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Wheat fertilization past to present

The Drought Monitor, as of this past Tuesday shows the same pattern as the previous update. Most of Barton, Stafford, Pawnee, Rice, and Reno Counties continue abnormally dry with moderate drought a close as Ellis and eastern Ellsworth Counties. The six to ten-day outlook (Dec. 16 to 20) indicates slightly above normal temperatures for the state with below normal precipitation. The eight to 14 day outlook (Dec. 18 to 24) indicates above normal temperatures and below normal precipitation. The 90 day outlook (December through February) is for slightly below normal precipitation (which isn’t much to begin with) and above normal temperatures. A La Nina Effect is evident.

Why discuss the history of wheat fertilization? It demonstrates the evolution of production practices over the last century or so. It demonstrates how much the knowledge base of crop production has expanded. K-State Extension is stressing it with press releases shred by area agents. Finally, noting and implementing these changes is key for optimizing wheat production and potential profits.

  • At the turn of the 20th Century commercial fertilizers existed but were uncommon. They consisted primarily of (N) nitrogen, (P) phosphorus, and (K) potassium. Wheat nutrients were supplied by the breakdown of the organic matter over decades after the prairie sod was broken out; animal manures from the livestock almost all farms had, including draft animals, and some crop rotations. The key was the high native organic matter levels when Kansas was settled. This supplied nutrients for decades. Eventually this source decreased to the point where nutrients became deficient. However, there were still some producers growing wheat without fertilizers into the 1970s.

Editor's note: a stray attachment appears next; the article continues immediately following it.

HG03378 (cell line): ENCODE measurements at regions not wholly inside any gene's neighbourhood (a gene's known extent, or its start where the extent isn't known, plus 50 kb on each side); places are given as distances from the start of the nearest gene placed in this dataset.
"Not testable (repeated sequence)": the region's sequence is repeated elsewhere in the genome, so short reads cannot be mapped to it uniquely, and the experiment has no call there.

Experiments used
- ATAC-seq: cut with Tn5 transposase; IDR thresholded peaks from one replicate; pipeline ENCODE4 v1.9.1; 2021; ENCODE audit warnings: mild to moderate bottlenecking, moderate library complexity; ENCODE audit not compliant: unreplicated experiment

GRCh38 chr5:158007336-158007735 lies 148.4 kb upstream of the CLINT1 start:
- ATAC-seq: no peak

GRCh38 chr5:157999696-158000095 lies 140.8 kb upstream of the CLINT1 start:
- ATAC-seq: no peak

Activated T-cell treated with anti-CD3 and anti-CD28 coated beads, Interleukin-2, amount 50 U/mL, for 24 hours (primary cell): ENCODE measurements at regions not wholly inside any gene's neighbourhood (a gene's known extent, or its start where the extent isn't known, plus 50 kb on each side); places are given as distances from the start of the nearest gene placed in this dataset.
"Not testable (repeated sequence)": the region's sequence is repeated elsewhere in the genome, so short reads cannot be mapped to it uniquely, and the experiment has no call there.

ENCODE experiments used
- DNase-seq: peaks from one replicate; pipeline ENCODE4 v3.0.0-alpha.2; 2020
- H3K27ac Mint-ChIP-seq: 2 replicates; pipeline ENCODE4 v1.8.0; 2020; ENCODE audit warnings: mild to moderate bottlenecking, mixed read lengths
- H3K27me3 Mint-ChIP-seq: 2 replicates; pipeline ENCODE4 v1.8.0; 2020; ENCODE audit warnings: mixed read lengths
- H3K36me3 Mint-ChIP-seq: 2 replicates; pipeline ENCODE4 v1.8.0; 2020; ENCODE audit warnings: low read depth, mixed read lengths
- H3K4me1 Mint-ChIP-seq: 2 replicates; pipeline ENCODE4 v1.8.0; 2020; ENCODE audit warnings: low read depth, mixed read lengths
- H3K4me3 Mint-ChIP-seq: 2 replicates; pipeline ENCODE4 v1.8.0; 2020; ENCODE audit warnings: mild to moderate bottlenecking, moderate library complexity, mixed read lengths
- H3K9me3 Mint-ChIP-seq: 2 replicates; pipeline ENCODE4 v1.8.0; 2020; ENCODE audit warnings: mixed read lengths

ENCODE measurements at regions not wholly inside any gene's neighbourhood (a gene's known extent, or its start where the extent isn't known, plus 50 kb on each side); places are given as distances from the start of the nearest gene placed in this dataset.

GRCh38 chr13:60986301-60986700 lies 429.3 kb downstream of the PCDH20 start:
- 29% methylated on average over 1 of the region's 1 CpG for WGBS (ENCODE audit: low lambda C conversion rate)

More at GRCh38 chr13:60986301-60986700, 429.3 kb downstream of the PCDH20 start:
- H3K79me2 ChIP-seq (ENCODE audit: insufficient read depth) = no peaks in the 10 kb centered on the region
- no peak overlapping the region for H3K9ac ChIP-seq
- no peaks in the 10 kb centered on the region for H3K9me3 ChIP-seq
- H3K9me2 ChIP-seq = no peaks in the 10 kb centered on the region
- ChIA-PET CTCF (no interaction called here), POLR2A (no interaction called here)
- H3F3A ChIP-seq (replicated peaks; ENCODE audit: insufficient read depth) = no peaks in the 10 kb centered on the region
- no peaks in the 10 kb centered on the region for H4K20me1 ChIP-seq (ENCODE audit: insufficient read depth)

• For a variety of reasons, including mechanization, soil nutrient depletion, and the development of commercial fertilizer infrastructure, the middle decades saw a dramatic increase in the use of commercial fertilizers especially N. As agriculture headed into the 1950s, more P was used, and into the last half of the 1960s, K fertilization picked up in parts of Kansas. Concurrently with this was an explosion in the knowledge base of what nutrient elements were essential for crop production with essential nutrients being added to list as recently as a decade or so ago. The list grew from fewer than ten to 17. Soil and plant tissue testing also improved over this period.
  • As cultural practices improved and variety yield potential increased, deficiencies were becoming more obvious. Extensive work by land grant universities has resulted in a greater understanding of micronutrients and the secondary macronutrients role in wheat yield and quality. This knowledge was supplemented by a greater understanding of Kansas soils.
  • So today, you will see articles regarding Sulfur soil tests for optimum yield and protein levels. The importance of Chloride in yield potential and plant health, depending on the variety and soil type. And more emphasis is placed on the fertility advantages of cover crops.
  • The same work and changes in recommendations have/are occurring for our other traditional crops.

 

GREAT BEND TRIBUNE

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